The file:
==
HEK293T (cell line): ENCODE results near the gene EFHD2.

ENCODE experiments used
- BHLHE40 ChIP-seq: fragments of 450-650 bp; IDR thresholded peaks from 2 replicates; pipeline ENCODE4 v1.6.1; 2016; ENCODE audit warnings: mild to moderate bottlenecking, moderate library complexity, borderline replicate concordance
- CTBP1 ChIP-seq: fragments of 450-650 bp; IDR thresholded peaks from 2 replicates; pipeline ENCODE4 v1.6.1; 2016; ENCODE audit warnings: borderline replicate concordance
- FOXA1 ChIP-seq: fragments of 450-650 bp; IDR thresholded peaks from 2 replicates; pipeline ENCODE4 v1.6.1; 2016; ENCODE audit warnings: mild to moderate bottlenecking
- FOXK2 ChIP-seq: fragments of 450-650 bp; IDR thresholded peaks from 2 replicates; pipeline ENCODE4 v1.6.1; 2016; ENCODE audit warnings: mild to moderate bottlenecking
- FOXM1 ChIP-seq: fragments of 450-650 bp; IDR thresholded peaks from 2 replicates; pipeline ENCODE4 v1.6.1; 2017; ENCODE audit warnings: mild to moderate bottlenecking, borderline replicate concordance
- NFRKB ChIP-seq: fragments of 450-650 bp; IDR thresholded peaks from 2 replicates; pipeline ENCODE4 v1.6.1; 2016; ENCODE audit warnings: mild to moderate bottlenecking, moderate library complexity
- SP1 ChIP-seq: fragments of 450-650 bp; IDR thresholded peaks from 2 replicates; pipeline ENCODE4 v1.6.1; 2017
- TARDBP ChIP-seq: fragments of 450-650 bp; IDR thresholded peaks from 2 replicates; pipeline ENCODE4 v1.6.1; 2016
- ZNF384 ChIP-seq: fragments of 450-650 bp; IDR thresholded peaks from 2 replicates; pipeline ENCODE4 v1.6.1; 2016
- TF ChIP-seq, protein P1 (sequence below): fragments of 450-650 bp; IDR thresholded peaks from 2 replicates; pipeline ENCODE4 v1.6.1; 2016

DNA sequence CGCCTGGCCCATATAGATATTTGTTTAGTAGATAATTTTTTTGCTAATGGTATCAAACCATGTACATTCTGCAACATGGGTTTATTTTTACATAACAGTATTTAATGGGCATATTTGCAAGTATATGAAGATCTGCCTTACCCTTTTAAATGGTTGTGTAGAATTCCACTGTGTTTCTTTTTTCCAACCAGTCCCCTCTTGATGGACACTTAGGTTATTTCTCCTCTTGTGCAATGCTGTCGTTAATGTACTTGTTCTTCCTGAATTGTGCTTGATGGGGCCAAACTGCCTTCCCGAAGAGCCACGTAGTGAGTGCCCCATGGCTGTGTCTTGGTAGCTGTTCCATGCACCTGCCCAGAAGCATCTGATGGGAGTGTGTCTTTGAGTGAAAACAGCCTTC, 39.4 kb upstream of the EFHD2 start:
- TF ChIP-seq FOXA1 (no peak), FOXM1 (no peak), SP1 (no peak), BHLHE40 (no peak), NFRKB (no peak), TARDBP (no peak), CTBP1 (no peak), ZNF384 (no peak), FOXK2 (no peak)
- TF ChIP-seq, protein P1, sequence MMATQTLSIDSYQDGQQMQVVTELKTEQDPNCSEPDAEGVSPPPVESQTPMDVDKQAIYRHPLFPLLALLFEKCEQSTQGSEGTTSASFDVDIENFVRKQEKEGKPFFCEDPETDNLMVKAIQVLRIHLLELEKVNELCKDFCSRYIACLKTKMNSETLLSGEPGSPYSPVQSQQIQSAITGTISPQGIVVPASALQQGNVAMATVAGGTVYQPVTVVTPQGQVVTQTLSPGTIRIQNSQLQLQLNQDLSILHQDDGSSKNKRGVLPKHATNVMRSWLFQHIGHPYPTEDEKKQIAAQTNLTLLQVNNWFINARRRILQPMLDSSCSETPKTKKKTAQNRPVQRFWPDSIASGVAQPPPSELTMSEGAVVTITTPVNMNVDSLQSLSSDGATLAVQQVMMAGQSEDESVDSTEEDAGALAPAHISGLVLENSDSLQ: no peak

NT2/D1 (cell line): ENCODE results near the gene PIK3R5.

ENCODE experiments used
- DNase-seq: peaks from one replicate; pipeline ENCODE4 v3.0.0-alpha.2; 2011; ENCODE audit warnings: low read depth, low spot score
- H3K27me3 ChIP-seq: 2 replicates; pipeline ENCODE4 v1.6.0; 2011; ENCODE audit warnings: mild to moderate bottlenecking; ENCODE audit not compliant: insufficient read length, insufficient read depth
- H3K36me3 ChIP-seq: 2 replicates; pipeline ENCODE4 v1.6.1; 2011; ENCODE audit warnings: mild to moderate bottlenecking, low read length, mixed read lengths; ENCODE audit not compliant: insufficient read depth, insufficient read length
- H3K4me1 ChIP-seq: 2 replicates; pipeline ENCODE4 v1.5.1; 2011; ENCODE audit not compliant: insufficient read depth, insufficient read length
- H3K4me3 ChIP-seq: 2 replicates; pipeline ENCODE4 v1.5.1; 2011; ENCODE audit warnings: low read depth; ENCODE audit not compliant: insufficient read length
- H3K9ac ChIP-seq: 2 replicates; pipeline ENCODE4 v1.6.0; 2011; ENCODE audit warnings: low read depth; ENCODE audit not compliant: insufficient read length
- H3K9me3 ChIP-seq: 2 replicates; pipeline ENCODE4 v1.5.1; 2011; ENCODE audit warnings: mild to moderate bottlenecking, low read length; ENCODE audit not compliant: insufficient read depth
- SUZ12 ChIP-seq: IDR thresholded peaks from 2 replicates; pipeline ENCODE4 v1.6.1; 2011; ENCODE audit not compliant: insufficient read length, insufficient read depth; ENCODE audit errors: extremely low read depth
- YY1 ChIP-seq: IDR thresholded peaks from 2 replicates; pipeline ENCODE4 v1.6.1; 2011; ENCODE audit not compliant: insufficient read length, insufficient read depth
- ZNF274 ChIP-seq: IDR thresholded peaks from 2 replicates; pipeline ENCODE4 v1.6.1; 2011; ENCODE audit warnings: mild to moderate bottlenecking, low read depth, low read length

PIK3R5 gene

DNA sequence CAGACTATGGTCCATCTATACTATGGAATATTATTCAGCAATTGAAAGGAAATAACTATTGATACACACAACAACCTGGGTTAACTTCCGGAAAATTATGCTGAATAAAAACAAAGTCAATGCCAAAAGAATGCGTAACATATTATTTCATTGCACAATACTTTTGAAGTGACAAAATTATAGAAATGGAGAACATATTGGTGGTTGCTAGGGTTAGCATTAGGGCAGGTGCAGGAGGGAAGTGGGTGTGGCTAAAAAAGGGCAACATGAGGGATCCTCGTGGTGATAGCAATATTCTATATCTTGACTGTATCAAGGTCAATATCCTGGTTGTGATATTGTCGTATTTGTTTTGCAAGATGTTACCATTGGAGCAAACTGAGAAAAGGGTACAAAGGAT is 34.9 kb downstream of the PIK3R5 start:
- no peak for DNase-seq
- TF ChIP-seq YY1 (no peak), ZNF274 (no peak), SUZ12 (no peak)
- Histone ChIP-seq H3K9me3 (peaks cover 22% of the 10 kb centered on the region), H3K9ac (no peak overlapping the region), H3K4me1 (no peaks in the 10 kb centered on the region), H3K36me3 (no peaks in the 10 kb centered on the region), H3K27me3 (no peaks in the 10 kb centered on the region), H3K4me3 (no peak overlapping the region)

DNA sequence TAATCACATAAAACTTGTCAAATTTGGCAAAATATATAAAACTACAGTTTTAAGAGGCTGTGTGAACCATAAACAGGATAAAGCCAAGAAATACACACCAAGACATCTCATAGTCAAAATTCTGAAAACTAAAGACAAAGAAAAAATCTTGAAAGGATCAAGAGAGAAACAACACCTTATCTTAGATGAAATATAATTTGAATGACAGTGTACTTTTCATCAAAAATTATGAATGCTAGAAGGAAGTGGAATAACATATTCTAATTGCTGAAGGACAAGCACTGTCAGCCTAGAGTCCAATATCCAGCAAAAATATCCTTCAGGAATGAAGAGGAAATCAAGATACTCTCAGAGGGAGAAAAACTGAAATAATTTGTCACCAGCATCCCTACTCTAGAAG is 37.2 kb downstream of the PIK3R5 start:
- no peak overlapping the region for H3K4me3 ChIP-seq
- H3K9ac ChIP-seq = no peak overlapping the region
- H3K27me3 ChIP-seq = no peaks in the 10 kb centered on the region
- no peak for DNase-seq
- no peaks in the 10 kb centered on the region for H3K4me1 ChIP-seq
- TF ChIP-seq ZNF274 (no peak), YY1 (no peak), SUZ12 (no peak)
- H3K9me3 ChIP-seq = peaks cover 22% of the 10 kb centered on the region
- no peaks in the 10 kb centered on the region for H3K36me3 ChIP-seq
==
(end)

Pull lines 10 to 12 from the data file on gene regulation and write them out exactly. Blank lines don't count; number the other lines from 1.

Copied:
- TARDBP ChIP-seq: fragments of 450-650 bp; IDR thresholded peaks from 2 replicates; pipeline ENCODE4 v1.6.1; 2016
- ZNF384 ChIP-seq: fragments of 450-650 bp; IDR thresholded peaks from 2 replicates; pipeline ENCODE4 v1.6.1; 2016
- TF ChIP-seq, protein P1 (sequence below): fragments of 450-650 bp; IDR thresholded peaks from 2 replicates; pipeline ENCODE4 v1.6.1; 2016